How to get deported from Myanmar with Style
I had walked down this road for many miles when I decided to take an almost hidden trail. So far my entrance and backpacking through Myanmar had been thoroughly uneventful. The trail wound around, meandering through the jungle, finally opening up into a clearing.
Here was a field of bright yellow flowers. The path grew smaller but continued through them, and on I walked, surrounded by the golden field. In the distance was a human shape; I made my way slowly towards it. It was an old man, dressed in a cotton farmer's outfit with holes throughout it's blue wrapped exterior. He wore a wide-brimmed, dried palm hat typical of field workers. He smiled at me.
I tried to communicate a greeting in the Thai language in hopes that this would work with us being so close to the border. I got no response. He continued grinning at me. I was about to move on when he finally said a word softly.
My interest was piqued, I moved closer to him.
He motions at the yellow flowers, "Poppy" he said in English.
It dawned on me, I was in a field of poppy plants, commonly used to make...
The old man took out a long pipe and in a smooth as could be practiced motion, lit it.
"Opium?" he asked in clear English, offering me the pipe.
I put my hands up and shook them. "No, thank you. No thanks, sir". I heft my bag upon my shoulders and hiked quickly out of there - in the distance I thought I could hear the old man laughing.
Down at the border town, away from the illegal poppy fields, I found myself in a crowded marketplace. I made my way through the bustling crowd as they parted for me, an obvious outsider. Stares followed me closely. I spotted a young woman cradling a baby by one of the stalls. She was dressed in ragged clothes and covered in dust, leaning against the food stall as she held her baby to her breast. She was very skinny. I took a closer glance at the baby. The stomach was bloated from malnutrition, but its arms and legs were morbidly thin. As she silently held this poor child, she rocked back and forth, back and forth, with a dead look in her eyes.
My initial sense of disgust was replaced first by compassion, and then quickly anger rose within me as I looked around. We were in a crowded marketplace filled with food, yet no one seemed to notice this woman and baby starving to death in front of them. "What the fuck. What the fuck is wrong with these people?" replayed itself over and over in my mind.
I moved towards her and whipped out my wallet. In front of her I placed a couple hundred Thai baht. At the border of Myanmar, this would be enough to feed her and her child for many days. She looked up at me and something in her eyes sparkled as she placed her hands on the bills.
Immediately the crowd encircled and a human wave moved in on us, hands outstretched, begging. Everyone wanted money.
Fearing for the safety of the woman and child, before she could mutter a word, I dashed away and pushed my way through the zombie-like crowd. Such is life when everyone is poor.
By the time I had made it to the next town, I was in what might be described as a shitty mood. Backpacking through Myanmar was supposed to be my vacation from teaching English to children among the hilltribes of Thailand. As I trekked onward, I once again found myself making my way through a less filled market.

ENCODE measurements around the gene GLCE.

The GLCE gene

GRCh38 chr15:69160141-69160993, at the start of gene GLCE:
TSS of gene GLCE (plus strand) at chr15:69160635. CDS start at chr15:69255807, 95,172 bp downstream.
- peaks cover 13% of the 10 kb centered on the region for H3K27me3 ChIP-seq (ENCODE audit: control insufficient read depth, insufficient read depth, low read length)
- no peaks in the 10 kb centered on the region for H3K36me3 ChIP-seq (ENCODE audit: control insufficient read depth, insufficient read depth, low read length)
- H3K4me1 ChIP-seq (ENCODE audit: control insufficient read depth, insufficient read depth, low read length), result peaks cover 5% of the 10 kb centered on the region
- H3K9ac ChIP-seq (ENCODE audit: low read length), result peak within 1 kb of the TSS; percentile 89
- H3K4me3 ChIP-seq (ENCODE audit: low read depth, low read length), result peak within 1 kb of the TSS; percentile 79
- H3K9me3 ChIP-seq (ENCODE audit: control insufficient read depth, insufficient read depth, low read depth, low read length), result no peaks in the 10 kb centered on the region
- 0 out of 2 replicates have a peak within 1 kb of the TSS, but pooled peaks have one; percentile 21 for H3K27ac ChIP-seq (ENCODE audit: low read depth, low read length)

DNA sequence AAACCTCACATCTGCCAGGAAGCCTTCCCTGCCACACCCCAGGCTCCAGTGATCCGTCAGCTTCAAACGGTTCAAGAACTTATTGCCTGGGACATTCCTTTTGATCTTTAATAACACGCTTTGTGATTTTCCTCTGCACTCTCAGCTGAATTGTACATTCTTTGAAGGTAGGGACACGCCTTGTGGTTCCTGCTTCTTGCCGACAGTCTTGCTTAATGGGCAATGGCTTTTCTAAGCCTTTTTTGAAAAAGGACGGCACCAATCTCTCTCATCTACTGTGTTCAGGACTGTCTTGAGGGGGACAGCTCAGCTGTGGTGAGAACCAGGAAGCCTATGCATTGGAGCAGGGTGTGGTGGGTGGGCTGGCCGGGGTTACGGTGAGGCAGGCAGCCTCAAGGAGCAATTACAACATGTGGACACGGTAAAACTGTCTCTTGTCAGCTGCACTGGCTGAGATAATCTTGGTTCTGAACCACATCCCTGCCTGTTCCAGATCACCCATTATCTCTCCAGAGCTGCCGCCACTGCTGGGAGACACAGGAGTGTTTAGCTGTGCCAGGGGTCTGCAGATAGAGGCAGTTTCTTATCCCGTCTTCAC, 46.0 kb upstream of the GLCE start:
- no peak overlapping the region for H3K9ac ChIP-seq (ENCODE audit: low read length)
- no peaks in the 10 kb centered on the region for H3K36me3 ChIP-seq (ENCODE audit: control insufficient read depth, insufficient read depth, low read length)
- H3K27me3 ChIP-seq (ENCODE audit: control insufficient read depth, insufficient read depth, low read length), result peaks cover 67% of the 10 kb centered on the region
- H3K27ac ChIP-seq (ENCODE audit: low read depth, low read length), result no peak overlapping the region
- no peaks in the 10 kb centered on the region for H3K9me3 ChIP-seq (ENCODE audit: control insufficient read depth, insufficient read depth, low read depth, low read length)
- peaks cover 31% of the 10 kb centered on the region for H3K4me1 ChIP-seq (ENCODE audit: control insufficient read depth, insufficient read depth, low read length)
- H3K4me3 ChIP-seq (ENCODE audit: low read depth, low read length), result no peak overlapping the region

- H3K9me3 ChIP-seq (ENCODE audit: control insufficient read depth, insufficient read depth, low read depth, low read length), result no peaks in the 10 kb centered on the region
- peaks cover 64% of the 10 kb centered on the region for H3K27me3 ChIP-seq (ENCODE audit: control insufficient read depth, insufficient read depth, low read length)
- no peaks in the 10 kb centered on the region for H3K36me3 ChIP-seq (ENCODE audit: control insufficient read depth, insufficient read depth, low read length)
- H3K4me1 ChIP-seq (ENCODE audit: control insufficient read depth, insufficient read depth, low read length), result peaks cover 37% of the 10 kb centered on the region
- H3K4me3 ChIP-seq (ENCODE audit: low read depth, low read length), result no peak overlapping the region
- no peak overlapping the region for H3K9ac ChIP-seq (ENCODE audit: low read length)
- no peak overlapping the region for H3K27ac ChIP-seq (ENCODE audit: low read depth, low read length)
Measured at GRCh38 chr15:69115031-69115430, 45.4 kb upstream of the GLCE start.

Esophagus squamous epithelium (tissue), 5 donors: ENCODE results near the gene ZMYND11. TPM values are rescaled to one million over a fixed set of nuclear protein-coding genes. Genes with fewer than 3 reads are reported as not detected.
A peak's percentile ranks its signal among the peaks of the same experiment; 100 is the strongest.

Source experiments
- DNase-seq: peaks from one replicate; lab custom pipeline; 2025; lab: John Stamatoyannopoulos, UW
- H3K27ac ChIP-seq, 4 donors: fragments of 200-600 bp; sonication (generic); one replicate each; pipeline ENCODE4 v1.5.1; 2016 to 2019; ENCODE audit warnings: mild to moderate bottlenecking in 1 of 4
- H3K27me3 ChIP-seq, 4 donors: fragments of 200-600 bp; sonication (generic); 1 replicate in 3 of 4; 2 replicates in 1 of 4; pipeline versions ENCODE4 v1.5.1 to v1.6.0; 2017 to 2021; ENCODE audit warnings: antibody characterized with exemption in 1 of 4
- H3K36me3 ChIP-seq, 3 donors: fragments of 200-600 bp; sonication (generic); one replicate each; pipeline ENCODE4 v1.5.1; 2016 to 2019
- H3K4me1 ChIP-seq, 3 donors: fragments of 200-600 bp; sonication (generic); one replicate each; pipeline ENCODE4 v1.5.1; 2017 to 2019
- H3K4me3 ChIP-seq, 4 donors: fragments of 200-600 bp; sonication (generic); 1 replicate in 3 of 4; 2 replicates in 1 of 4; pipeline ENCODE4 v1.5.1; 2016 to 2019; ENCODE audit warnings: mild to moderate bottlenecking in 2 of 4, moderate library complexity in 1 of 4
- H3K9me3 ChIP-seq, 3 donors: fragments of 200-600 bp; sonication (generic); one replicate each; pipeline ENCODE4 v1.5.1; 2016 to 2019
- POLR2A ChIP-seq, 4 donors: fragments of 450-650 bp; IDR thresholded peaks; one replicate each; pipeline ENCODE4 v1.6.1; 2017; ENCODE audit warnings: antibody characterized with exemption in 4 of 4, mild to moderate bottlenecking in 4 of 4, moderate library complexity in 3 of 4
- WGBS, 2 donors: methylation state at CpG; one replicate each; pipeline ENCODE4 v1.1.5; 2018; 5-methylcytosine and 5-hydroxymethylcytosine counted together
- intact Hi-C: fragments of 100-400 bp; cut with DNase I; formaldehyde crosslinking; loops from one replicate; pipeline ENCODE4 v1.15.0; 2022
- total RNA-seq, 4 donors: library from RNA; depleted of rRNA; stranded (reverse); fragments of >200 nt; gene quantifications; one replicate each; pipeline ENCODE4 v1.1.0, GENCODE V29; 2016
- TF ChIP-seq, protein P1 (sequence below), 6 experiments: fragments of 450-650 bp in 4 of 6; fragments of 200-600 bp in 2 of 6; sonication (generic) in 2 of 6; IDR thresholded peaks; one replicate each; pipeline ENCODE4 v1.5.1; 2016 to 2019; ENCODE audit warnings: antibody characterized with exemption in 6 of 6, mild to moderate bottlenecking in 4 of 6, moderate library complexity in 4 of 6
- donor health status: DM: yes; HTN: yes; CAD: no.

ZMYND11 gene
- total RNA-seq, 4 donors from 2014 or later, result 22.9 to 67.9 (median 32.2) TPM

A street vendor approached me pedaling his wares: boxes of cigarettes. I shook my head and he moved on. Another vendor walked up and showed me a chest filled with fake watches. This one was a little more persistent but soon left me alone. A third vendor practically ran to me as I gave him an incredulous look. He sheepishly showed me a box filled with porn with a grin on his face. I didn't do anything besides shake my head.
"Want a girl?" he asked me in Thai.
"A what?" I replied, blinking.
"A young girl," he said, a smile spread across his face.
"How young?" I asked.
"How young do you want her?" his grin became unbearable.
So I punched him in the face.
He fell backwards to the ground and the entire marketplace went silent as they all stared at me. I had missed his nose, but hit his lip causing it to bleed. An eternity passed. A border control officer broke the silence by sprinting up.
The street vendor pimp had picked himself up and was conversing with the officer in rapid Burmese. I tried to get a word in but things looked pretty grim. Here I was, as a foreign national, attacking a citizen of their country. Anger as I had never felt before welled up under my burning skin. I could do nothing to help the child, I just wanted to cause this man pain.
"He tried to offer me an underage prostitute!" I explained in Thai. The border control officer gave me a look, and then went back to his discussion.
"Look," I said more forcibly, "I will give you 1000 baht and you let me hit him again!" I pointed at the pimp and made a fist with my other hand.
 1000 baht is a little over $30 US.
The border control officer looked me over, contemplating. Our eyes locked as we held a brief staring contest that seemed to span much longer than it was. Finally he looked away.
"You give me 1000 baht, and we'll forget this ever happened," he told me coolly in Thai.
So I bribed a border control officer. Instead of going to jail, he led me to the Myanmar/Thailand border and kicked me back out to Thailand.
"Don't come back," one of the officers told me in Thai.
"Like hell I will," I muttered in English as I walked across the gate.